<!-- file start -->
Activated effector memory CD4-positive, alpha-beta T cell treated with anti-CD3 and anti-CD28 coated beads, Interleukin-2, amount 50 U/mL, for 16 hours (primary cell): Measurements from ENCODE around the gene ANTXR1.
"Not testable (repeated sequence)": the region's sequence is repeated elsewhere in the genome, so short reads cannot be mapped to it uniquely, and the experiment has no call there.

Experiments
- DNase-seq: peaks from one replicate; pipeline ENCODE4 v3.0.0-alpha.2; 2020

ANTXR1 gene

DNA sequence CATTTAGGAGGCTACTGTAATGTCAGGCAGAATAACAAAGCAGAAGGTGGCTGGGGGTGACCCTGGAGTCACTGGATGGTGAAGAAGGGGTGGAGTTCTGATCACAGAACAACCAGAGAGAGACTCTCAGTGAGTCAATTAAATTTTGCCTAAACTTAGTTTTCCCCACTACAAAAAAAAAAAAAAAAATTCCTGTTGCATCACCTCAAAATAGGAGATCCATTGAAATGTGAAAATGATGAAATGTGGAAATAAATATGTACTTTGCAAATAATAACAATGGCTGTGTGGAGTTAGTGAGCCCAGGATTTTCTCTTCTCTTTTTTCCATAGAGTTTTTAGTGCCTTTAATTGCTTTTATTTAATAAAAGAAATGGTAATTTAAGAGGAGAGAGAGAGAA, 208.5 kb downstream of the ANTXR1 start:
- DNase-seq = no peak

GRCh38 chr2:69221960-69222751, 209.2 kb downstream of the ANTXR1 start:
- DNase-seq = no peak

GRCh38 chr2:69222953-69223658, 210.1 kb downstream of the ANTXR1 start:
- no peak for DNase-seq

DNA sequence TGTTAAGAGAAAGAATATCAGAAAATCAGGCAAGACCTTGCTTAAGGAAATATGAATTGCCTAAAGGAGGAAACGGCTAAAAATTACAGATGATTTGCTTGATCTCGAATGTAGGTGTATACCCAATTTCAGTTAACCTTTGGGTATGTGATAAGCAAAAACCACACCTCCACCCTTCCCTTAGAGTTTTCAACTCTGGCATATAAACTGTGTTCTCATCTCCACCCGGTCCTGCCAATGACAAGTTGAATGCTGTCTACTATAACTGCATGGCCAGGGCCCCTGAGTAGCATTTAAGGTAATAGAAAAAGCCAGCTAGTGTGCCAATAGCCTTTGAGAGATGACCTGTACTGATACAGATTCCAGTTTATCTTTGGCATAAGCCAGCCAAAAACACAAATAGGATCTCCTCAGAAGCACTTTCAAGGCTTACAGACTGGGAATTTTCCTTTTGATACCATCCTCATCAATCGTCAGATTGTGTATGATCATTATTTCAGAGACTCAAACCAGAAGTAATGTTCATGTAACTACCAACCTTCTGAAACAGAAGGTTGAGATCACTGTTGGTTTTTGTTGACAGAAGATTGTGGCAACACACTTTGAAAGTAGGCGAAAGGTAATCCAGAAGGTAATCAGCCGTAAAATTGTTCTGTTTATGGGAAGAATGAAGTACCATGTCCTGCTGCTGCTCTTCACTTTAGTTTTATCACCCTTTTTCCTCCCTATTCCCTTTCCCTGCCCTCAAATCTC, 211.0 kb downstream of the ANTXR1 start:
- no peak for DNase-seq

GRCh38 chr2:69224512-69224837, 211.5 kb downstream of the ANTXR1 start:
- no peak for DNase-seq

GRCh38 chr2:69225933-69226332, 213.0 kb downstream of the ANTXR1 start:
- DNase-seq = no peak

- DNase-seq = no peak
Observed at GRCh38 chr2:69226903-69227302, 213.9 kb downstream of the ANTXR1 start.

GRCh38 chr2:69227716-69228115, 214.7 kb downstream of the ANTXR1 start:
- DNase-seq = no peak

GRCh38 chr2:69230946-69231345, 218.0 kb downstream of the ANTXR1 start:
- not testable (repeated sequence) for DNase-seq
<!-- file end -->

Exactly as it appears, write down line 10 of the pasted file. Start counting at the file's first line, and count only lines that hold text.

GRCh38 chr2:69222953-69223658, 210.1 kb downstream of the ANTXR1 start: